Climate change, loss of habitat and biodiversity, water security, and the effects of new technologies are placing pressure at all levels of government for effective policy responses. Old policy solutions and the administrative processes associated with them are sometimes inadequate and even counterproductive for effectively addressing these sustainability issues. The challenge for societies worldwide often is how best to harness in the public interest the dynamism of markets, the passion and commitment of nonprofit and nongovernmental organizations, and the public interest-oriented expertise of career civil servants at all levels of government. Routledge Studies on Public Administration and Environmental Sustainability will focus on core public administration questions as they relate to the topics of environmental, energy, and natural resources policies, and which together comprise the field of environmental sustainability.
The objective is to provide a forum for addressing the range of issues of concern in the field of public administration as they bear on environmental sustainability, as well as to alert policy makers to the managerial implications of the policy choices they make. Proposals are welcome which focus on the policy and management challenges, choices, and opportunities that environmental sustainability poses for public management, especially as these relate to the managerial, political, legal, and market-related dimensions of effective public administration.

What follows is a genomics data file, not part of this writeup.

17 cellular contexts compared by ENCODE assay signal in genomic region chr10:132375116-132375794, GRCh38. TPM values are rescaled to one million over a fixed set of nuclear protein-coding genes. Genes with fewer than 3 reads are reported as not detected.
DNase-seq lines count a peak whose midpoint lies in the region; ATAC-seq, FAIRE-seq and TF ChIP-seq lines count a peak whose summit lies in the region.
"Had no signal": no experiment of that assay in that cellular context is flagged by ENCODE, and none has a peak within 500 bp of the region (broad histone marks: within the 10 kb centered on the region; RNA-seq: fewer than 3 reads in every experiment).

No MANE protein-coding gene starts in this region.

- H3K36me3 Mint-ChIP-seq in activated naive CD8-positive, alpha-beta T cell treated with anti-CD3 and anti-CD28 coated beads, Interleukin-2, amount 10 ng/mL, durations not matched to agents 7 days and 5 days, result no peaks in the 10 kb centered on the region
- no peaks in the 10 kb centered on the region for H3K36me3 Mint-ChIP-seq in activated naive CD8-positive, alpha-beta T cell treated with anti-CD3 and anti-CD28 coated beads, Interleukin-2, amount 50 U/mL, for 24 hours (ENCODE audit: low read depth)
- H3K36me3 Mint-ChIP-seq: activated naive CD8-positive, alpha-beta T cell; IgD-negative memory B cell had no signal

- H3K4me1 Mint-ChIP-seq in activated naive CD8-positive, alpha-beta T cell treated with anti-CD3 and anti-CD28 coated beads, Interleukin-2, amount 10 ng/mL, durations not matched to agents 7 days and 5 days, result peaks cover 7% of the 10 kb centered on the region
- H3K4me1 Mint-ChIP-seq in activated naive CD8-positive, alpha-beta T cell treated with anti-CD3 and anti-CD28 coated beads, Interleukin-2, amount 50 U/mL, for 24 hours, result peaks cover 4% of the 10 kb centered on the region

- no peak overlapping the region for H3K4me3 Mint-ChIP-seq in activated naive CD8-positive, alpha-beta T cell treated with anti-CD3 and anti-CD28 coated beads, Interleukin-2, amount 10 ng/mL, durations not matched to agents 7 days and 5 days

Understanding Trust in Government Environmental Sustainability, Fracking, and Public Opinion in American Politics
Rethinking Environmental Justice in Sustainable Cities Insights from Agent-Based Modeling
Collaborative Strategies for Sustainable Cities Economy, Environment and Community in Baltimore
By Scott E. Robinson, James W. Stoutenborough, Arnold Vedlitz
May 03, 2017
Growing disenfranchisement with political institutions and policy processes has generated interest in trust in government. For the most part, research has focused on trust in government as a general attitude covering all political institutions. In this book, Scott E. Robinson, James W. ...
By Heather E. Campbell, Yushim Kim, Adam M. Eckerd
March 10, 2017
As the study of environmental policy and justice becomes increasingly significant in today’s global climate, standard statistical approaches to gathering data have become less helpful at generating new insights and possibilities. None of the conventional frameworks easily allow for the empirical ...
By Eric S. Zeemering
December 18, 2015
Baltimore, like many other cities around the globe, is redesigning local government policy and programs in order to become a more sustainable city. Sustainability, as a concept guiding public action, encourages city officials to integrate policy and programs addressing the economic, environmental, ...
By David M. Shafie
October 06, 2015
After sweeping environmental legislation passed in the 1970s and 1980s, the 1990s ushered in an era when new legislation and reforms to existing laws were consistently caught up in a gridlock. In response, environmental groups became more specialized and professional, learning how to effect policy ...